Collectives as Casualties?

Courts are looking at the legality of cannabis clubs, but are they delaying the inevitable?

God bless medical marijuana clubs and the people who run them, but a Michigan Supreme Court ruling last week might be the death knell for cannabis collectives everywhere.


The highest court in the mitten state decided on Feb. 8 that it's illegal for the shops to exist, that the club owners are astray of the law when they facilitate transfers between patients and/or caregivers. The state of Michigan started the lofty legal spat when it sued Brandon McQueen and Matthew Taylor of Mount Pleasant (it's in the hand part, just west of the bottom end of the thumb), claiming the Compassionate Apothecary club was illegal.

Patients and caregivers rent lockers at the club, where they store cannabis to trade for money—i.e. sell—or donate to patients or to the club. The club then trades cannabis for money—i.e. sells it—to other patients. The apothecary also charges a 20 percent tithe of medication stored at the site, which is then traded for money—i.e. sold—to patients. The club itself never owned any cannabis or actually sold any. It was all patient-to-patient transfers between McQueen, Taylor and others.

That's illegal, the state claimed. McQueen and Taylor respectfully disagreed, so they went and got themselves a lawyer. They won.

Then the Wolverine State's lawyers tore into them again in the Court of Appeals, where the ruling went for the wolverines. The club is a nuisance, and it's illegal, the court ruled. So the Compassionate Apothecary lawyers appealed that ruling to the highest court in the Great Lakes State. In October they talked till they were blue in the face, and last week they lost that case. End of the line, cannabis clubs in Michigan. The state is now armed and willing to take you out.


The case might have relevance in Arizona, because we have dozens of collectives—mostly in the Phoenix metro area—that are waiting for a similar ax to fall. More than a year ago, in a case against several Phoenix clubs and individuals, including a bunch of John and Jane Does and mystery companies (literally), the state asked the Superior Court to rule on the legality of collectives here. Is it legal for them to operate or hold themselves out as though they are able to "lawfully participate in the possessions, production, transportation, sale, or transfer of marijuana pursuant to the Arizona Medical Marijuana Act?" Attorney Generalissimo Tom Horne asked.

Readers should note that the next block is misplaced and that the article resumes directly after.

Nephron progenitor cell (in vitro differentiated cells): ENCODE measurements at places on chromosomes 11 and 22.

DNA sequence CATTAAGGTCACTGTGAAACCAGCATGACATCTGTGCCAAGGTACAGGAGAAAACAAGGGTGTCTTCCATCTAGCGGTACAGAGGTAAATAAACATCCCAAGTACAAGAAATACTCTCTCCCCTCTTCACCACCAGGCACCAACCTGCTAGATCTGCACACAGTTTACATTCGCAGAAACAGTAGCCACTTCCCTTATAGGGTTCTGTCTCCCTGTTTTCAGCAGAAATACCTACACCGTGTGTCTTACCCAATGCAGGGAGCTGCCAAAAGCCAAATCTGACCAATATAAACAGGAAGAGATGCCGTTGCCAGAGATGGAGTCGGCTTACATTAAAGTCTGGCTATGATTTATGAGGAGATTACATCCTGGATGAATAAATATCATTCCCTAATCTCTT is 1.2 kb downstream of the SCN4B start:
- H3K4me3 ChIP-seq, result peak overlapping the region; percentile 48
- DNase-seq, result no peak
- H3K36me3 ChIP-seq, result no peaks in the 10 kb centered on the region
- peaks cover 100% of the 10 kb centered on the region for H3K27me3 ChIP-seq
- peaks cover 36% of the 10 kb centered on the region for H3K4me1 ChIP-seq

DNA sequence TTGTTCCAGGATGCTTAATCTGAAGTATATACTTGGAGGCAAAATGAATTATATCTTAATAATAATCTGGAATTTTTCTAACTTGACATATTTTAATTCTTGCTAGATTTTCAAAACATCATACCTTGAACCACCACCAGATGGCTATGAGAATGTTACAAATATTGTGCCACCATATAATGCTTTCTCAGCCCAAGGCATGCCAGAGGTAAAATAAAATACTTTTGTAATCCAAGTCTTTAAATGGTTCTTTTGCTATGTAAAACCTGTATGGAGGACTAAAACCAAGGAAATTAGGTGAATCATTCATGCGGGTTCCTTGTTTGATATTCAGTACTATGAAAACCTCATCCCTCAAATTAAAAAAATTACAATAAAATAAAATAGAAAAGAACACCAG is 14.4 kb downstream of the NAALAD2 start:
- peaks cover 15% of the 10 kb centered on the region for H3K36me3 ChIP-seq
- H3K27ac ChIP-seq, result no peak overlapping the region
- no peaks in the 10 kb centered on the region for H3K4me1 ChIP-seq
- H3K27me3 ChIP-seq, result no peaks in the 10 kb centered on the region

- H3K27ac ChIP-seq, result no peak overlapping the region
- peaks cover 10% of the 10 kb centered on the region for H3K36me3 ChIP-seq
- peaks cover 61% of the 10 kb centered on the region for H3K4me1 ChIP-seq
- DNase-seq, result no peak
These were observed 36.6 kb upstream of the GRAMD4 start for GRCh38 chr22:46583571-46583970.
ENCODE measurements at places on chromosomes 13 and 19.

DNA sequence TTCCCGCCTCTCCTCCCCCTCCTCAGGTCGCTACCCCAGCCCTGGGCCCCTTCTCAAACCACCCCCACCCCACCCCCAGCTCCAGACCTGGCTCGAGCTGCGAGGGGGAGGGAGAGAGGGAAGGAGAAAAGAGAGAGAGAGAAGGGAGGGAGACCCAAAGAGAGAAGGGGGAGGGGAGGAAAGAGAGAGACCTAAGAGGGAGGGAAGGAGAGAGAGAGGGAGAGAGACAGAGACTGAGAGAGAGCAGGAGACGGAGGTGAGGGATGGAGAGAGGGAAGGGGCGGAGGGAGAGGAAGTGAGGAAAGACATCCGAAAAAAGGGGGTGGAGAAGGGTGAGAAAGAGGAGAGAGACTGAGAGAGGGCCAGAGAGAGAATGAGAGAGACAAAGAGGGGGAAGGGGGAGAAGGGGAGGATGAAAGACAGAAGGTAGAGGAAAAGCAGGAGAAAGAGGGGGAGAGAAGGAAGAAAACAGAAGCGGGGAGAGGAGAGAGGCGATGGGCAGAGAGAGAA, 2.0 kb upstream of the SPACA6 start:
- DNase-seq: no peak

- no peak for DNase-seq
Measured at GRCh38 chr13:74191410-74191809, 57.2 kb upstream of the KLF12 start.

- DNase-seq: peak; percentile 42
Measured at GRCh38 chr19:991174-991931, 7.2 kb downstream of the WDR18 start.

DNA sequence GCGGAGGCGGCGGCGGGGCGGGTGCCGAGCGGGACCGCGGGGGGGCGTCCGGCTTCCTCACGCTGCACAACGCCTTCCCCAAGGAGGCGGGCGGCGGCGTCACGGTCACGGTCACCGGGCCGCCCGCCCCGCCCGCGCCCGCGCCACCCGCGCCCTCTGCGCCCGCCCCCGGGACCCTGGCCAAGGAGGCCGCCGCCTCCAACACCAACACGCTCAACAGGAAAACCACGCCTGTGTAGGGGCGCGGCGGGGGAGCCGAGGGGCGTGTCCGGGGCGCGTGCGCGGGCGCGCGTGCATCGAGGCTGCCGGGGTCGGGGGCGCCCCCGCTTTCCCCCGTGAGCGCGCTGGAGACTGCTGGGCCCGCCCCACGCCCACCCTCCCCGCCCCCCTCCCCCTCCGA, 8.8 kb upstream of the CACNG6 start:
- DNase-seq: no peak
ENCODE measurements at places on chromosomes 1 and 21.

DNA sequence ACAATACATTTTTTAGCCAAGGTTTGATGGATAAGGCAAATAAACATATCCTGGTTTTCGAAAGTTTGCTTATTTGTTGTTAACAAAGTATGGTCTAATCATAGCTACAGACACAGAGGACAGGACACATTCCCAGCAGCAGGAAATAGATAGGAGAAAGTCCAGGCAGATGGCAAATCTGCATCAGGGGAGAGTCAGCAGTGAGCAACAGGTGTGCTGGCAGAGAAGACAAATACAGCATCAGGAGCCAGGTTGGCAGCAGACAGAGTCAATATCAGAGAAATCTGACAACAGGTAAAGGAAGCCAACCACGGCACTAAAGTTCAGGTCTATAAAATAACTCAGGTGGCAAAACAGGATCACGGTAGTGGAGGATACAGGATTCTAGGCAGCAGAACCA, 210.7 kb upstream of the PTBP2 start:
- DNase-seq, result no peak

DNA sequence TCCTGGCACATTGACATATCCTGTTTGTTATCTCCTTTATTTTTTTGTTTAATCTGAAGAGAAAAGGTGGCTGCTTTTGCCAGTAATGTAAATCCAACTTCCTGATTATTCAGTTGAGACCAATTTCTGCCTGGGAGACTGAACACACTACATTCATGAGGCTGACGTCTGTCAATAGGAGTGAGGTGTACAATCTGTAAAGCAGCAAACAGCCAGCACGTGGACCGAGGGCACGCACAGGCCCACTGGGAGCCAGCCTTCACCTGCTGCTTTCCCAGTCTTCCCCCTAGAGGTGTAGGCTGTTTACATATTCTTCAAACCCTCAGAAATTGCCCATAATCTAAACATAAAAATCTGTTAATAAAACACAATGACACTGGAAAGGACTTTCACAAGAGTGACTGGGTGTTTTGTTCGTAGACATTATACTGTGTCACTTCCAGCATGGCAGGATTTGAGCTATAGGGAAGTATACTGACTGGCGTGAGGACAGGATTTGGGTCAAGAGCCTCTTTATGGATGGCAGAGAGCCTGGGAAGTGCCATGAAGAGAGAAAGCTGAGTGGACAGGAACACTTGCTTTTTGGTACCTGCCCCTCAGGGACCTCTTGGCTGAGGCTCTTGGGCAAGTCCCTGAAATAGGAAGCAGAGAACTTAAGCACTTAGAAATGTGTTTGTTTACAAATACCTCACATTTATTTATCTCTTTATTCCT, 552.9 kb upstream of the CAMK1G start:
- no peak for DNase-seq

The case promptly went nowhere. Mr. and Mrs. Doe are still waiting to see what the court here says about the issue.

The similarities with the Michigan case are numerous. The clubs here are facilitating transfers between patients and other patients, just like the ones in Michigan. There is money changing hands, just like in the Michigan case. And the Superior Court judge appears to be on the side of the clubs, at least on first blush. Soon after the case was filed in 2011, the judge ruled the collectives can stay open until the case settles out.

Go, judge. Now keep going. Go ahead and rule the clubs legal, so we can get on with the appeals from Horne and Gov. Jan. Then we can wait another year for the Court of Appeals ruling and another year after that for the Supreme Court of Republicans to rule.

In my eyes, whose vantage point is 100 miles from Phoenix and more than 1,000 miles from the bottom row of knuckles in the Michigan mitten, it's almost irrelevant what our Supreme Courts say. It's all about the feds, IMO.

Sometime in the near future, if you think 10 years is the near future, I suspect we will be dribbling cannabis oil on our spinach salad and joking about that time back in the day when you couldn't just get your herbal remedy from the herbalist, so to speak. My guess is they will still call themselves dispensaries or apothecaries, but the cannabis clubs and shops, and specialists like McQueen and Taylor and John and Jane Doe, will be plying their trade under the protection of federal law. Until then, we'll just have to wait.

Oh whale.

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